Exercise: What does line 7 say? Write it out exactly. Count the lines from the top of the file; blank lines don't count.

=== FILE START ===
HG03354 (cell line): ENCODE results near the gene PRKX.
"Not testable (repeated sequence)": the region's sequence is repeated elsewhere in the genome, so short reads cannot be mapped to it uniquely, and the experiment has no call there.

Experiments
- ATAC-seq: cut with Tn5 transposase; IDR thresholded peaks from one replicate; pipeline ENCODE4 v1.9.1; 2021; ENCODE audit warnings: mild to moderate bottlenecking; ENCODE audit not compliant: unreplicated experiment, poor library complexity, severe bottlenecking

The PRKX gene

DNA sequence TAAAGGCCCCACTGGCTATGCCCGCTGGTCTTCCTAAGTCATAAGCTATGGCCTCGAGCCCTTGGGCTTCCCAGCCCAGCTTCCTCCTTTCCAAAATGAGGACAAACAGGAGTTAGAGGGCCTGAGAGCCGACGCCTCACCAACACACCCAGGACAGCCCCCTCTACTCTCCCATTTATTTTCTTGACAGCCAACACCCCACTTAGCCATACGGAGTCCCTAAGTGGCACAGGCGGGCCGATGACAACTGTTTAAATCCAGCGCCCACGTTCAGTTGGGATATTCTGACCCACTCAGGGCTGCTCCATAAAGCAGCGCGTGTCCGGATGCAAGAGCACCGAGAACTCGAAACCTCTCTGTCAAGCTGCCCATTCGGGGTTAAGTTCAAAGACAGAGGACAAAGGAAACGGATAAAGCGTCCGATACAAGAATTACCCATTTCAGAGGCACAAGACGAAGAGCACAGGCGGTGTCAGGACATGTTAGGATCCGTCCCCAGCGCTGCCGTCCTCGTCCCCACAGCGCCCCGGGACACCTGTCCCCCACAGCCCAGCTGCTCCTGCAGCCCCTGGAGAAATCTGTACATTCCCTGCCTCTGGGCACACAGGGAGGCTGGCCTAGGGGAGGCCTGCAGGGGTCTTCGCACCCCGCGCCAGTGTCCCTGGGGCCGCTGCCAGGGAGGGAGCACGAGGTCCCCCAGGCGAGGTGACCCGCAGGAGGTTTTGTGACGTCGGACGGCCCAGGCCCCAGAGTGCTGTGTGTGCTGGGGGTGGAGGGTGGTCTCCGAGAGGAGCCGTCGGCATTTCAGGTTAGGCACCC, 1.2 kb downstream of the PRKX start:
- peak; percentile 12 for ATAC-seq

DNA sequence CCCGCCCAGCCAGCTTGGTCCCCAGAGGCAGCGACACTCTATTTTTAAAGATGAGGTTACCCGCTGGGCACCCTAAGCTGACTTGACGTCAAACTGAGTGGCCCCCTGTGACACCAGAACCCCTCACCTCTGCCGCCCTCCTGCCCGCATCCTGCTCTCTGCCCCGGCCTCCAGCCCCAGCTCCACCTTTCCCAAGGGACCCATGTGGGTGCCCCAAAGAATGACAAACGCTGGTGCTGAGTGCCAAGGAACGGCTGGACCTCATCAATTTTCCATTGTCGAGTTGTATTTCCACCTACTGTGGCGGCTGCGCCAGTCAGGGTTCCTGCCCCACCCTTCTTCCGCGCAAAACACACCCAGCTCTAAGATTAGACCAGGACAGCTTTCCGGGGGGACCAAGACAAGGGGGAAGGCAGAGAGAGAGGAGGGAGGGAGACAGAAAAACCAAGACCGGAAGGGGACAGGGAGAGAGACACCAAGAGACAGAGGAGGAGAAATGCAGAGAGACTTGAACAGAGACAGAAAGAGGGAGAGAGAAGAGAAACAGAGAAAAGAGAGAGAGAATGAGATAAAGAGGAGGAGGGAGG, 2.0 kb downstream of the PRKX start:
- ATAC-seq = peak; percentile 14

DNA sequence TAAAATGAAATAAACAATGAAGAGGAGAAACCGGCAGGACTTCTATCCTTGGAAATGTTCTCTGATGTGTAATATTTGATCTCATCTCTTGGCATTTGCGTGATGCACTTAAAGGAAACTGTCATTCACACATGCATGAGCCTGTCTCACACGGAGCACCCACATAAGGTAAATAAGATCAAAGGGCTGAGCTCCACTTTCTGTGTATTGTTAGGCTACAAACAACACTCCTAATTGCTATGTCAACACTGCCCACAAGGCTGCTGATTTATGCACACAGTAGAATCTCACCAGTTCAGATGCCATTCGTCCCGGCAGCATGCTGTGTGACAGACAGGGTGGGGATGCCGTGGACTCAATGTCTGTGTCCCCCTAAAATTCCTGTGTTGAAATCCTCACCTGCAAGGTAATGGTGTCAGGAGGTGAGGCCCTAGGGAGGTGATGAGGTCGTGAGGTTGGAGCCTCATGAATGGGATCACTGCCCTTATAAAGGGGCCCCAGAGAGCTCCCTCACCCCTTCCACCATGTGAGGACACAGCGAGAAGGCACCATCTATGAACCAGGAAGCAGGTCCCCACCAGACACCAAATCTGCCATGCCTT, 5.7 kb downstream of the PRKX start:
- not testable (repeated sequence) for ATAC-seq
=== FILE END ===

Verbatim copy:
- peak; percentile 12 for ATAC-seq